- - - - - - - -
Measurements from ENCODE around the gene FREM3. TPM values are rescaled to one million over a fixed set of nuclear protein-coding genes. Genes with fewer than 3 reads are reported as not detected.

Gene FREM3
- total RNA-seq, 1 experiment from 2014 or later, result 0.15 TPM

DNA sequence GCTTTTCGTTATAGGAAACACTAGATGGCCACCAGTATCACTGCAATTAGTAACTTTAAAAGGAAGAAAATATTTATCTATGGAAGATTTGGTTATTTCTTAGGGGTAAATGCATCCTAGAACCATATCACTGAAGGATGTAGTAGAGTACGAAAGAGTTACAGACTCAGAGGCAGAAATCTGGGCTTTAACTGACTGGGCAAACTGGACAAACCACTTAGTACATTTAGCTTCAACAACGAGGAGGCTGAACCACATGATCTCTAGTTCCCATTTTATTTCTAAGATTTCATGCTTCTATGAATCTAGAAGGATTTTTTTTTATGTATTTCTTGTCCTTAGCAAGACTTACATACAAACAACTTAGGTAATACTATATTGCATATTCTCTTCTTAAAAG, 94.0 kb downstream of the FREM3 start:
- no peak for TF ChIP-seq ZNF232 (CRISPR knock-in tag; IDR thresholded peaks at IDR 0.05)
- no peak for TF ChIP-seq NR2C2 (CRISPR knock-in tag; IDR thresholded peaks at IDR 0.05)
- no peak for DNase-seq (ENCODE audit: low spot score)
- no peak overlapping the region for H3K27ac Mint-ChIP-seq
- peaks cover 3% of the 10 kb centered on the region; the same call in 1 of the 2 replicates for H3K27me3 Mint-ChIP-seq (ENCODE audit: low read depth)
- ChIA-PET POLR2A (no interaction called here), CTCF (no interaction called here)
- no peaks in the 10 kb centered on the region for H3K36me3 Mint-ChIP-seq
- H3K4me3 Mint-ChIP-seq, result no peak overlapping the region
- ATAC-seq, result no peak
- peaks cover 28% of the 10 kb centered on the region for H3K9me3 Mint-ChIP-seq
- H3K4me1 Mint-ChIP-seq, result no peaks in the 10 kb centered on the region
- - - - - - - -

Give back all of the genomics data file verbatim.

Measurements from ENCODE around the gene FREM3. TPM values are rescaled to one million over a fixed set of nuclear protein-coding genes. Genes with fewer than 3 reads are reported as not detected.

Gene FREM3
- total RNA-seq, 1 experiment from 2014 or later, result 0.15 TPM

DNA sequence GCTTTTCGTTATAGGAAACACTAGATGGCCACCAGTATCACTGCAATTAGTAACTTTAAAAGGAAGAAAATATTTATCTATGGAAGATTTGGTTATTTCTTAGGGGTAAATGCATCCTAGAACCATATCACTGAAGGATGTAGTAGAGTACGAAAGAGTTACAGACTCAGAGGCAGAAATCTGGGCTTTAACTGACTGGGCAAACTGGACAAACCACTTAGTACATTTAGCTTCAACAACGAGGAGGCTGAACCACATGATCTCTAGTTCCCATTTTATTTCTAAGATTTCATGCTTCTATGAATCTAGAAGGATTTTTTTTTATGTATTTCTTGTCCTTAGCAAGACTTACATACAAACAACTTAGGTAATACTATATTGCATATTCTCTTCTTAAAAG, 94.0 kb downstream of the FREM3 start:
- no peak for TF ChIP-seq ZNF232 (CRISPR knock-in tag; IDR thresholded peaks at IDR 0.05)
- no peak for TF ChIP-seq NR2C2 (CRISPR knock-in tag; IDR thresholded peaks at IDR 0.05)
- no peak for DNase-seq (ENCODE audit: low spot score)
- no peak overlapping the region for H3K27ac Mint-ChIP-seq
- peaks cover 3% of the 10 kb centered on the region; the same call in 1 of the 2 replicates for H3K27me3 Mint-ChIP-seq (ENCODE audit: low read depth)
- ChIA-PET POLR2A (no interaction called here), CTCF (no interaction called here)
- no peaks in the 10 kb centered on the region for H3K36me3 Mint-ChIP-seq
- H3K4me3 Mint-ChIP-seq, result no peak overlapping the region
- ATAC-seq, result no peak
- peaks cover 28% of the 10 kb centered on the region for H3K9me3 Mint-ChIP-seq
- H3K4me1 Mint-ChIP-seq, result no peaks in the 10 kb centered on the region